If stable gas prices and diminished worry come at the cost of oppression and subjugation of so many of these fellow human beings, perhaps we are overdue some rise in prices and the chance to at the same time resist the temptation to worry. The present moment affords us the chance to give thanks for the many blessings of freedom and abundance that you and I in this room – for the most part – enjoy, and to lend a helping hand to those near and far who are in need of a share of the bounty we enjoy.

With our Lord’s words to us ringing in our ears, we’re challenged once again. Do we believe that God is at work in the world for good? Can we trust that God’s care extends over the whole earth, and is responsive to all creatures? Can we trust that in seeking the kingdom of God – rather than expending energy in worry - we are entrusting ourselves to God, who holds for us the Kingdom of God, the Common Good that in the end benefits us all?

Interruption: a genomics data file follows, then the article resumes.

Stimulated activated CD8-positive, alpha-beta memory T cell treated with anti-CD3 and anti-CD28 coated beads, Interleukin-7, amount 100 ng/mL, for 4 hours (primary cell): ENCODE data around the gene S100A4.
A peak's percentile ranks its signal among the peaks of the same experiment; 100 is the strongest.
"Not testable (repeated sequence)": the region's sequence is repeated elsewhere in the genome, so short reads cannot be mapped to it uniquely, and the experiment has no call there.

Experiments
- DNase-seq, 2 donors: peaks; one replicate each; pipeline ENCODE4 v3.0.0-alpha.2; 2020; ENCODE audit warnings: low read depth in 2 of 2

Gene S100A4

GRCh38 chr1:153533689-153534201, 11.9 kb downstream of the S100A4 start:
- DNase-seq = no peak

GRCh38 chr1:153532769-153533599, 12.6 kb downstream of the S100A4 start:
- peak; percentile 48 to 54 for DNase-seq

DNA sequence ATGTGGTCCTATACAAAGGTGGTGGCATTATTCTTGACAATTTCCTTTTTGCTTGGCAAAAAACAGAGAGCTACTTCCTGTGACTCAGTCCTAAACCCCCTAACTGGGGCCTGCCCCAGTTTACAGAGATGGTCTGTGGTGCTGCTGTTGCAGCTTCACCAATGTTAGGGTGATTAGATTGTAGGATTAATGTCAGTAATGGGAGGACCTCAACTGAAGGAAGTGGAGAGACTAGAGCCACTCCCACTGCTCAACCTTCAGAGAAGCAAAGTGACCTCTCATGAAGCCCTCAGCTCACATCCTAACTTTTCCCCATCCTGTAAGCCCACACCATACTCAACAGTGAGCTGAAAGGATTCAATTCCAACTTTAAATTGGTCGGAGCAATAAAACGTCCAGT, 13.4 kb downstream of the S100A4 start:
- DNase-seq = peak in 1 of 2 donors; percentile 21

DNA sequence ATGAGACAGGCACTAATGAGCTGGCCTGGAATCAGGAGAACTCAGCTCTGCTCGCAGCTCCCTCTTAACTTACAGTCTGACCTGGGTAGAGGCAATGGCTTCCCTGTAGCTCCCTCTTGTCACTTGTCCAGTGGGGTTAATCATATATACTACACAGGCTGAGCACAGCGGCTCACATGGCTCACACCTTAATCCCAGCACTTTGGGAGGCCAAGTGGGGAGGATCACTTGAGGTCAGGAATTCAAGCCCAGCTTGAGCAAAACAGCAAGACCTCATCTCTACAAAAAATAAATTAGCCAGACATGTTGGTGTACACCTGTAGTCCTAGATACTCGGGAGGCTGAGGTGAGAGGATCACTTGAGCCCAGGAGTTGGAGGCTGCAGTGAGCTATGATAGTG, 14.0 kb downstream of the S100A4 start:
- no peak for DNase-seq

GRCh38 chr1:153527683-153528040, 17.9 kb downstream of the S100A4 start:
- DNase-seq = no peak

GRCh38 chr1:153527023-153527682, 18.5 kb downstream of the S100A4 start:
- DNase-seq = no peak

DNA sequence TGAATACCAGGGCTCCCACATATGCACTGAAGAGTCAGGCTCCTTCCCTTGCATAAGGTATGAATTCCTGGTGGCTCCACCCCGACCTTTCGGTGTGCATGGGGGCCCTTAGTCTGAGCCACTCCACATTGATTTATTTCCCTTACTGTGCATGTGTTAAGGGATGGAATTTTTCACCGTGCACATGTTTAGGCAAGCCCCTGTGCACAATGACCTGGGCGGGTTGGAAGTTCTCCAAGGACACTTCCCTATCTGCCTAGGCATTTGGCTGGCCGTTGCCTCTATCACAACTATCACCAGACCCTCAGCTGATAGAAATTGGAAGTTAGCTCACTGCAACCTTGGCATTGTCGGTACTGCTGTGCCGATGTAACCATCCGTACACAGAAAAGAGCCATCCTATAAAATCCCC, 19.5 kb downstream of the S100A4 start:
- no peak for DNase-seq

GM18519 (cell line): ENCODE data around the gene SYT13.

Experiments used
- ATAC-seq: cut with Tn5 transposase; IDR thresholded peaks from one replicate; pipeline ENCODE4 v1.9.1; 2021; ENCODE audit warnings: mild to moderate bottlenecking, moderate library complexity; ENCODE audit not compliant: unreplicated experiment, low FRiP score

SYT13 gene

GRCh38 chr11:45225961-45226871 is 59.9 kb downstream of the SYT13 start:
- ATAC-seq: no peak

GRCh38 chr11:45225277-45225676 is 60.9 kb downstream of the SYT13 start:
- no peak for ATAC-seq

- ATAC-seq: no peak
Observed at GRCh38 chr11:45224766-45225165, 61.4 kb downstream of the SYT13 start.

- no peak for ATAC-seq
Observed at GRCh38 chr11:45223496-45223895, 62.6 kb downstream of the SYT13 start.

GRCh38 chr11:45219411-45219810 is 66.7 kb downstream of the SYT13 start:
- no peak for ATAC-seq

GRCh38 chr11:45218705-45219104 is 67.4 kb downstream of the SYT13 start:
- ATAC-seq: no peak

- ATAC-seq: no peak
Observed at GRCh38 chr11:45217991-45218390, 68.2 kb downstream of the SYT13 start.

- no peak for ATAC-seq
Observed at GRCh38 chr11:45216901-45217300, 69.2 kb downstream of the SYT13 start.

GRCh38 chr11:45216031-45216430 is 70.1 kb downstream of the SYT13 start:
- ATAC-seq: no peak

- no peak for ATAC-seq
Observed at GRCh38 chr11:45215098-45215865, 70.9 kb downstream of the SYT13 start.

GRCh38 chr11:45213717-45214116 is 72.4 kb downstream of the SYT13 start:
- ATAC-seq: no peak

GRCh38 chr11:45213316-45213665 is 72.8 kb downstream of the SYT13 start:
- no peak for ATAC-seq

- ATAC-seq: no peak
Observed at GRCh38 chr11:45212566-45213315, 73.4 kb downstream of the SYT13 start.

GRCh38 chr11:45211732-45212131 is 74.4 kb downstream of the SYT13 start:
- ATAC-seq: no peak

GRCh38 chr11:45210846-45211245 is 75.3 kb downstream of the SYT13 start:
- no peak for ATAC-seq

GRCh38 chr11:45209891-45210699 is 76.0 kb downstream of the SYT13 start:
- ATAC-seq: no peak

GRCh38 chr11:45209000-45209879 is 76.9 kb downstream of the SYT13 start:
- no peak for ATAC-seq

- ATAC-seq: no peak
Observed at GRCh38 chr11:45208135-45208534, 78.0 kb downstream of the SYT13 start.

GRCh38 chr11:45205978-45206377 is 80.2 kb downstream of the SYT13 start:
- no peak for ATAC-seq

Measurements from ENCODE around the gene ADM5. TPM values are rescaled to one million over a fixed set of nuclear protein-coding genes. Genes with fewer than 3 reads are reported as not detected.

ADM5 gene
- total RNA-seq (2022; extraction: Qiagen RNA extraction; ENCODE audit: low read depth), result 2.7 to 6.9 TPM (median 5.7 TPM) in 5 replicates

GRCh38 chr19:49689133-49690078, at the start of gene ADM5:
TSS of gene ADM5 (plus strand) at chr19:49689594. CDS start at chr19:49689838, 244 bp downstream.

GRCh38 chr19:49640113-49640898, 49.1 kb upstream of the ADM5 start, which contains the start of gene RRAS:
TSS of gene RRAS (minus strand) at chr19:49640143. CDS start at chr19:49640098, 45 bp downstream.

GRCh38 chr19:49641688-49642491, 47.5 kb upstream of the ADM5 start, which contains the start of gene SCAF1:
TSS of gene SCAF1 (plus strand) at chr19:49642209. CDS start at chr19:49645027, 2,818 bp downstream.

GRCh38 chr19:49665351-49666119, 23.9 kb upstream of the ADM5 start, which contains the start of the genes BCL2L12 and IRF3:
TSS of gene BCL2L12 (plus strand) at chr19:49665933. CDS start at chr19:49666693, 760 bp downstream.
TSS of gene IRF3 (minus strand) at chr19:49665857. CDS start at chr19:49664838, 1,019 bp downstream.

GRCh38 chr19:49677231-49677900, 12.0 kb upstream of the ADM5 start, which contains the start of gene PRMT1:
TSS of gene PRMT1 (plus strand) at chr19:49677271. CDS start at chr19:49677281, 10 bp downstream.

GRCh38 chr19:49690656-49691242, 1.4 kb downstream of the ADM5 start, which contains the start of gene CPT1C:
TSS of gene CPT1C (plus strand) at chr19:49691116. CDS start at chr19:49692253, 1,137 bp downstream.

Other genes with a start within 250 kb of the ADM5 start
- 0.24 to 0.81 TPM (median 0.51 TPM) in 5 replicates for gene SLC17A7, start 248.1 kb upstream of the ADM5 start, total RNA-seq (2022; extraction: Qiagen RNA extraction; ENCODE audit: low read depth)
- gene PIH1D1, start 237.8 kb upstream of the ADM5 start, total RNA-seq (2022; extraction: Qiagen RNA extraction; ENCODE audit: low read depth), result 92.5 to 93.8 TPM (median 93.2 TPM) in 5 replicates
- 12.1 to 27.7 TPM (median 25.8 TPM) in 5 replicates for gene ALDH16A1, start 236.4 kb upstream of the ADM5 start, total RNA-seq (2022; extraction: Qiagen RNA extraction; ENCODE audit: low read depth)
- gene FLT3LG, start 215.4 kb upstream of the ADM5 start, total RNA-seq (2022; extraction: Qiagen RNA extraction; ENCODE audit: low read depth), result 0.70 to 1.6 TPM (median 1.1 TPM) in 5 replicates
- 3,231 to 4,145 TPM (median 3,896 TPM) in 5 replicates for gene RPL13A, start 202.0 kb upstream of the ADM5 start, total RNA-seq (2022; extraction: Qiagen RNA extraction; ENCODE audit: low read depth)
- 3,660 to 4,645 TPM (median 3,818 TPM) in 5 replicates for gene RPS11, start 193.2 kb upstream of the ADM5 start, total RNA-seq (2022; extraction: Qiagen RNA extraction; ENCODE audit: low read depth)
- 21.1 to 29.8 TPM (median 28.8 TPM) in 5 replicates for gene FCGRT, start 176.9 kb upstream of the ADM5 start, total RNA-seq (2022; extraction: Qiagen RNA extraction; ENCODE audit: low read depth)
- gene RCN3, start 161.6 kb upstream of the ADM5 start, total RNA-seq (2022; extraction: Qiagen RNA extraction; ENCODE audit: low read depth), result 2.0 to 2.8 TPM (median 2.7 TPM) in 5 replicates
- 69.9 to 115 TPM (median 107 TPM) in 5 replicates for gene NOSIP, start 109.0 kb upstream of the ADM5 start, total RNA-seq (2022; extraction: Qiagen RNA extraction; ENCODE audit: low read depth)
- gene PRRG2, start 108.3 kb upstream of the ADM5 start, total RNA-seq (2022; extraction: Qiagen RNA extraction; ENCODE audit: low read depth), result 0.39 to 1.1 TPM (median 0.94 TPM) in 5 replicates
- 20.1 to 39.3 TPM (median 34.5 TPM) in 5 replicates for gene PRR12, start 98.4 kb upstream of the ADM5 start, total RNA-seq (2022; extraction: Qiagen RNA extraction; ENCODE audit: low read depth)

Let us pray:

Most loving Father, whose will it is for us to give thanks for all things, to fear nothing but the loss of you, and to cast all our care on you who care for us: Preserve us from faithless fears and worldly anxieties, that no clouds of this mortal life may hide from us the light of that love which is immortal, and which you have manifested to us in your Son Jesus Christ our Lord; who lives and reigns with you, in the unity of the Holy Spirit, one God, now and forever. Amen.